Electronic cigarettes in Canada: Prevalence of use and perceptions among youth and young adults

Christine D. Czoli, David Hammond, Christine M. White

Abstract


OBJECTIVES: The goal of this study was to examine the prevalence and perceptions of electronic cigarette use among Canadian youth and young adults.
METHODS: A sample of 1,188 youth and young adults age 16-30 years were recruited from an online panel of Canadians in 2012. After viewing an image of an e-cigarette, respondents answered questions regarding their use and perceptions of e-cigarettes.
RESULTS: Close to half of respondents (43.4%) had seen e-cigarettes advertised or for sale. A total of 16.1% reported trying an e-cigarette (5.2% nonsmokers, 18.9% former smokers, and 34.5% current smokers), and 5.7% reported use in the past 30 days (0.8% non-smokers, 1.4% former smokers, and 15.0% current smokers). Compared to non-smokers, former smokers and current smokers were more likely to have tried e-cigarettes (OR=4.25 and OR=9.84, respectively), and current smokers were more likely to have tried e-cigarettes than former smokers (OR=2.32). Current smokers were also more likely to be current users of e-cigarettes than both former smokers (OR=15.15) and non-smokers (OR=4.43). Smokers were interested in trying e-cigarettes to help them quit smoking (80.4%), as a long-term replacement for cigarettes (77.8%), or to use in places where they cannot smoke (80.9%).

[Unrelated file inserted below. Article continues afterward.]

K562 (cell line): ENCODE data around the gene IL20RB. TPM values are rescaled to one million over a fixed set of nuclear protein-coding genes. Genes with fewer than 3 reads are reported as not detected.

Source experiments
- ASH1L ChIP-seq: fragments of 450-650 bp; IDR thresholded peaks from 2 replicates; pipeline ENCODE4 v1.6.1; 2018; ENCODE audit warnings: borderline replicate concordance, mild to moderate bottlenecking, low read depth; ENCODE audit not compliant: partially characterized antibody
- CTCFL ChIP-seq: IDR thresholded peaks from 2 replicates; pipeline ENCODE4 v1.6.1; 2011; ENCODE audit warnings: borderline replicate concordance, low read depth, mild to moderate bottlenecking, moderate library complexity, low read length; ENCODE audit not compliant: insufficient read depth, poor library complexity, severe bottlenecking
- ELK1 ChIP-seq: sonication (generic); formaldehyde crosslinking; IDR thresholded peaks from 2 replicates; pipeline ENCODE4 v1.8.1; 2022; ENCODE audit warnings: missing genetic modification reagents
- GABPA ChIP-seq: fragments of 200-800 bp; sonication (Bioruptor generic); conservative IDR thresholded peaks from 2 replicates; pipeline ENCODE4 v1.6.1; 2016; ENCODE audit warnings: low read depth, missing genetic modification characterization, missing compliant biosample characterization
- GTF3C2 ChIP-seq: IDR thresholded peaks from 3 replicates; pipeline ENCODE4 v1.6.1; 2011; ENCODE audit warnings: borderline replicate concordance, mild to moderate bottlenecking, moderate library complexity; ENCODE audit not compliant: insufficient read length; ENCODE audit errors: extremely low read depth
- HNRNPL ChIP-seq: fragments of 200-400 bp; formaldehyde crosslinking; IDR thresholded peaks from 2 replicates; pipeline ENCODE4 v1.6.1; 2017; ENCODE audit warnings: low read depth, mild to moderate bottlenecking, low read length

CONCLUSIONS: Awareness of e-cigarettes among surveyed youth and young adults is quite high. Almost one fifth (16.1%) of participants reported trying e-cigarettes, with evidence of use among non-smokers.

Keywords


Tobacco products; young adult; tobacco use cessation; harm reductionUse Cessation, Harm Reduction

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DOI: http://dx.doi.org/10.17269/cjph.105.4119